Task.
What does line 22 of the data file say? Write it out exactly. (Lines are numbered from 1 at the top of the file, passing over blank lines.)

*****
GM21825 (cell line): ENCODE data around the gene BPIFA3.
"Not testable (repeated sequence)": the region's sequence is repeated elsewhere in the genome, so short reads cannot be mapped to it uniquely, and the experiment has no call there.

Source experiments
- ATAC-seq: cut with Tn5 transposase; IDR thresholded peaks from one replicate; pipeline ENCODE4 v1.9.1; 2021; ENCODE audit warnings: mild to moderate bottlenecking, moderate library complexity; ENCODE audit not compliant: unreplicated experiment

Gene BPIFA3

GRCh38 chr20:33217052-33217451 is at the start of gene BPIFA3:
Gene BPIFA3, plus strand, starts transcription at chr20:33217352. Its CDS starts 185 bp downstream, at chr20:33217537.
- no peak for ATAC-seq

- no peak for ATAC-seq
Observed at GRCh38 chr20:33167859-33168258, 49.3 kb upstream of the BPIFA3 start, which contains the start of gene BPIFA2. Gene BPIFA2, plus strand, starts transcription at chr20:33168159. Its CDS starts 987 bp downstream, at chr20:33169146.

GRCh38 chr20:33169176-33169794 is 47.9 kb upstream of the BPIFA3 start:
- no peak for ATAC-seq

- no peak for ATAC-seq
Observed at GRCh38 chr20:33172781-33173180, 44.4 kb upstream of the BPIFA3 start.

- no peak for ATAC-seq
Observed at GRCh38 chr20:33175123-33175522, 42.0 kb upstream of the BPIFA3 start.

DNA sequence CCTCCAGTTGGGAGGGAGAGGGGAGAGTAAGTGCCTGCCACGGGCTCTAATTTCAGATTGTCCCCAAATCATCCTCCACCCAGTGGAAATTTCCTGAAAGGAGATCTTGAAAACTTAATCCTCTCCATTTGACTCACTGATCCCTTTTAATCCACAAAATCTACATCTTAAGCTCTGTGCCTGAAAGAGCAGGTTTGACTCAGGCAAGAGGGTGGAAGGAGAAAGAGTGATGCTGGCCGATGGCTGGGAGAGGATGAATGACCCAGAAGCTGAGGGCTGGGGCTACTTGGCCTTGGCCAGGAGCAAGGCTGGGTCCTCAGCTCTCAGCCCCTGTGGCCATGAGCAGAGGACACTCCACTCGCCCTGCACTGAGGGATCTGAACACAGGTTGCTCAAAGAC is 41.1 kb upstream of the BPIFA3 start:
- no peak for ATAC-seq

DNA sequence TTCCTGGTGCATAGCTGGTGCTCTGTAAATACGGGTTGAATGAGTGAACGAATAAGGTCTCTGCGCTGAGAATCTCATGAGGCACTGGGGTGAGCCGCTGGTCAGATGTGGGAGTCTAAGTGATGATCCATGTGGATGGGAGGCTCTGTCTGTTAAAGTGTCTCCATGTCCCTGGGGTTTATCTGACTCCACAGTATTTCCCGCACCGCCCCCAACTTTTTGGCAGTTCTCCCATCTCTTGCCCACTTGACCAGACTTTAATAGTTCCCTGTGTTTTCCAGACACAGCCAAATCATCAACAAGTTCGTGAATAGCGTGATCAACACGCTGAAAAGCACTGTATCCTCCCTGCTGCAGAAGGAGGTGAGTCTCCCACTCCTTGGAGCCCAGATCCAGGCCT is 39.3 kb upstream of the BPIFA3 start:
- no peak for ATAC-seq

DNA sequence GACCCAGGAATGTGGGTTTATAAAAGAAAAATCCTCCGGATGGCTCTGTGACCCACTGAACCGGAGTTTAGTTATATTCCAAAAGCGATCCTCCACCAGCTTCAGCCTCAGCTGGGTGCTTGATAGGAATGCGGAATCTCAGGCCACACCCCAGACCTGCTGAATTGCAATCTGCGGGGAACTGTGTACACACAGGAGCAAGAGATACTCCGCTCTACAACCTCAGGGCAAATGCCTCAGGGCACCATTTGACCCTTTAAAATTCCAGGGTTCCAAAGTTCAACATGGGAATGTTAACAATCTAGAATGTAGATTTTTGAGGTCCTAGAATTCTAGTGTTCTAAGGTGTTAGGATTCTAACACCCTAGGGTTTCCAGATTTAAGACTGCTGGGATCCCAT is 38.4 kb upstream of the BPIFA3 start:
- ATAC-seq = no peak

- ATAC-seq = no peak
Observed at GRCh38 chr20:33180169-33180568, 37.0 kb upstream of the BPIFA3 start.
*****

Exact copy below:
- ATAC-seq = no peak